He says: 'I've been having X-rated dreams about you.'

As if that might turn me on a little faster... What's the rush - am I that desirable? His words disgust me, I'm not sure why. No...wait a minute, that's not so honest, disgust and excite more like...he knows the vital mix. What does he do with my body I want to know? He's not saved himself for me, that's for sure, he's spent his currency too soon - alone. I can't compete with a good imagination!

The Chianti tastes thick and spicy. I smile a little now. He thinks I want his taste, as good as nectar. He thinks he has a never-ending supply.

I laugh at his imagination, so short of the mark. I don't dream of him, his limbs are wrong...not long enough. That's not all. I need a competent man, no femininity please. I'm an old fashioned type, I need an animal inside me, to make me scream. Who am I kidding?

He's speaking now. I've missed the gist. The best stories are written in our heads, not told, not for sharing. His x-rated dreams cannot be elucidated. Not here, not now - the noise from the banquette is too great. Will his dream ignite me? I can't tell yet.

I don't have to go on with this, no one's forcing. Even I know that. But I'm compelled. I feel...unworthy of a better man, so I stay. I take another glass, no, let's get this straight, he pours me one - he's not that bad. We're in for some kind of session, tonight. We both know that. He tries hard to interest me, head bobbing, mouth moving. He talks of literature, but I don't read the stuff.

'Too depressing,' I say.

Why get off the point? Why pretend? It would take too long to learn something of each other. Why start the futile probe? I need to know his skin first.

'Would you like an olive?'

'No, not for me thanks,' I say. 'Too much acid.'

What's that I see? Some dribbles on his trendy t-shirt. He acts out a charming story to the smoky noise, gesticulating. The life pours out of him, but not on me. He has spent his day with two young daughters...playful. He smiles with the telling. It's a two edged sword this fatherhood. But is a man complete without? I wonder. There is another question. Am I complete without?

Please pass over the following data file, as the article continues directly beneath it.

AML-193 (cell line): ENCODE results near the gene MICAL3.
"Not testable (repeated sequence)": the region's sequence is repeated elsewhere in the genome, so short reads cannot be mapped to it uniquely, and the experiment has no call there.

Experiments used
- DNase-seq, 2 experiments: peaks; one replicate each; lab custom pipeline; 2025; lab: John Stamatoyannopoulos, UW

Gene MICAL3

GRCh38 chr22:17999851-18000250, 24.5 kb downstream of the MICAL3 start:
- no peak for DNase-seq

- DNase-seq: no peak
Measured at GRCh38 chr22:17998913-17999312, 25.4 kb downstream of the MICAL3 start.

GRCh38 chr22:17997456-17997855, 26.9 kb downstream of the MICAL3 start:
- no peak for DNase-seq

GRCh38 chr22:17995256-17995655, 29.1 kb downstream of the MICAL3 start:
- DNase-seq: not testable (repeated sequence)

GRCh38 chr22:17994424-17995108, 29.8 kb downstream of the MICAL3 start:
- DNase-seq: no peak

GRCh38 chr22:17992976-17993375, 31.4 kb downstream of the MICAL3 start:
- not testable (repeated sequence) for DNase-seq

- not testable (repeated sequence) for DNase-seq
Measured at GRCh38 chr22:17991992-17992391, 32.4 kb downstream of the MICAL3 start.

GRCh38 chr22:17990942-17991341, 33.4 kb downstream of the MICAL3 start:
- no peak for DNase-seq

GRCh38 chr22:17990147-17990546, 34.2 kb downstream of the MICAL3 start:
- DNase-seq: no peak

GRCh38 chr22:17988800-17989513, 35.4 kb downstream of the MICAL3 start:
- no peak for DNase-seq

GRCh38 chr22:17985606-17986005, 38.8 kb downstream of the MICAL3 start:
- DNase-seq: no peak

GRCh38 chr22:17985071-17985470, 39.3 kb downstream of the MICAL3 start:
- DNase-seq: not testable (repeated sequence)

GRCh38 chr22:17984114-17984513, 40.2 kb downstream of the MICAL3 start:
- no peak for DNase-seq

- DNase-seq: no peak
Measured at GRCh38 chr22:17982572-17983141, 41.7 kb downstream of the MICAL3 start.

I don't want to be reminded of that other time.

I don't want to deal with some other woman's children.

I want my own child back.

I help myself to some wine, just to top up the glass, nothing more. I do it without thinking, and deprive him of his job. He's busy though. He talks about his girls as if that might soften me.

But I know when there's no competing. So what if he treats his babies well? Does he fantasise while they dribble all over him? Tell me that.

I'm too old to be a mother now, no energy for it.

'Have some salami,' he says, 'you're eating nothing.'

'I only drink, when out with men. No food - I can't stomach it.' I raise an eyebrow and smile. He laughs and rubs his thigh. How long more of this charade?

My limbs tingle. His hands are not so bad.

I know that sad look he wears in his eyes. It's the one I wear on Saturdays, early, when the flat is empty, cleaned for the week and the next unsuspecting visitor.